Here we are again

By Zac Bears

House Speaker-designate John Boehner (R-Ohio), center, and Senate Minority Leader Mitch McConnell (R-Ky.), left, speak to reporters after meeting with GOP Governors-elect at the United States Capitol in Washington, D.C., Wednesday, December 1, 2010. (Mary F. Calvert/MCT)
House Speaker-designate John Boehner (R-Ohio), center, and Senate Minority Leader Mitch McConnell (R-Ky.), left, speak to reporters after meeting with GOP Governors-elect at the United States Capitol in Washington, D.C., Wednesday, December 1, 2010. (Mary F. Calvert/MCT)

We are back to square one. Current funding for the federal government runs through Sept. 30. In absence of a continuing resolution (which would extend current funding for three months) or a 2014 fiscal year budget agreement, the federal government will shut down on Oct. 1, millions of federal employees will stop going to work and the essential services provided to Americans by the government will cease. In mid-October, our national debt will reach the federal debt limit (the total amount of debt allowed by Congress in the name of the United States Government). The U.S. Treasury has used extraordinary measures to keep services running without hitting the debt limit for months.

This is the third procrastination-induced fiscal crisis in the past two years. In 2011, the Budget Control Act resolved the debt limit crisis by instituting the $900 billion sequester if the Congressional “super-committee” did not act. (It didn’t.) The resolution to the 2013 fiscal cliff crisis included some tax increases and delayed sequestration by two months, but sequestration began this spring, and continues to be an $85 billion drag on our economy this year alone. With no change, sequestration cuts will increase each year through 2022.

Republicans in the House and the Senate have also threatened to de-fund the Affordable Care Act in these budget negotiations. The “de-funding” concept is not a legal recourse to a legitimate loss of a vote in Congress, and is akin to nullification at a federal level. On ABC’s “This Week” on Sunday, former Labor Secretary Robert Reich said, “The Constitution of the United States does not allow a majority of the House of Representatives to repeal the law of the land by de-funding it.” He also said, “The constitutional process for repealing a law … is for both houses to enact a new bill that repeals the old, which must then be signed by the President.”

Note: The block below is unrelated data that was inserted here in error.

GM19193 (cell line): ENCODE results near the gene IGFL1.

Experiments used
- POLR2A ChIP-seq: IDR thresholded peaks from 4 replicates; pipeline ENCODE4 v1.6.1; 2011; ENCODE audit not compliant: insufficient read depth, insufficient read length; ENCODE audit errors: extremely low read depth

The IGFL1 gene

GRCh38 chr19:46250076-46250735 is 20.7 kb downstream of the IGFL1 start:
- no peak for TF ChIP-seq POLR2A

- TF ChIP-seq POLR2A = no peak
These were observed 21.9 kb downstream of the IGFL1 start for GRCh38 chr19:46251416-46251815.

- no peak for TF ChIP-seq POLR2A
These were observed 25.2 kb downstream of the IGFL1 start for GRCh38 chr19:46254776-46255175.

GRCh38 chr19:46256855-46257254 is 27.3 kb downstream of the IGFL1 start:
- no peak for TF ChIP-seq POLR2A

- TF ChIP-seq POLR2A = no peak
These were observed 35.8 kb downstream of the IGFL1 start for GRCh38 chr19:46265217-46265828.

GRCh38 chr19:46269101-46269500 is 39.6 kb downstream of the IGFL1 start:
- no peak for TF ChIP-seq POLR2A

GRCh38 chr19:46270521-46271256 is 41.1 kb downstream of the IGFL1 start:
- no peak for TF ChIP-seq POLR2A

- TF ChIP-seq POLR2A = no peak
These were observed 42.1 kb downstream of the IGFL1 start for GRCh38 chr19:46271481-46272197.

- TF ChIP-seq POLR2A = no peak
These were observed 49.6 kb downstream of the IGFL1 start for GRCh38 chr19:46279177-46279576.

Steve Benen of The Maddow Blog compiled a list of the House GOP’s demands in exchange for raising the debt limit. The content of this list was taken from a Washington Examiner article outlining a GOP leadership budget package that the House may vote on as early as Friday. The list includes: Delayed Obamacare implementation, Keystone XL pipeline, tax reform commitment, pension reform, changes to Dodd-Frank and EPA rules, restrictions on regulation and more oil drilling. So, in return for raising the debt limit (a.k.a. pay the bills with owe to U.S. citizens), the GOP wants a slew of severely conservative policy changes moving even farther right than the Republican Party was even just eight years ago.

From waiting to sign citizens up for private health insurance (Obamacare started as a conservative idea), to shredding the financial protections instituted after the 2008 crash and eliminating environmentally friendly rules that have only recently begun to reshape the U.S. economy (which is good for business and the government’s bottom line), GOP decision-making defies reason.

In order to pay the government’s bills, the conservative movement deserves a political windfall: an embrace of conservatism by Barack Obama and the Democrats in order to save America from the towering menace of big government. Well, it’s not 1995 and this is not Bill Clinton’s America. The era of big government is not over, but the era of good government is just beginning.

The Democrats have realized that using market-based economic solutions can help solve policy problems that have plagued the federal government for decades. Market-based proposals have been in nearly every act proposed by the left over the past few years. The Affordable Care Act’s private insurance exchanges are an example of market-based reforms that have been enacted. The failed Markey-Waxman environmental protection and climate change bill focused on a market-based carbon cap-and-trade system, not a carbon tax imposed by the federal government.

There is no moral argument here. Non-market-based systems may work better and be administered more efficiently, but the conservative movement has won the overarching argument regarding issue framing. They controlled the agenda for the past 30 years, and Democrats now work within a system most recently shaped by Reagan and the two Bushes. Clinton was forced to work within that frame as well.

The only way to change the conversation and rewrite the agenda is to make Americans realize that the GOP’s radicalization will be bad for the economy and an American future. The best way to do that is to let them shut down the government. Democrats will work to the last hour trying to compromise with Republicans because they work to keep government open and working for the people. Republicans will wait for the democrats to blink.

Congressional Democrats must keep working with Republicans to avert a shutdown, but they cannot blink. If the Democrats don’t give in, the GOP will have shut down the government to enact a hyper-conservative agenda, and voters may finally realize that Tea-Party-big-business-puppets do not have the common interest of the common citizen at heart.

 

Zac Bears is a Collegian columnist. He can be reached at [email protected]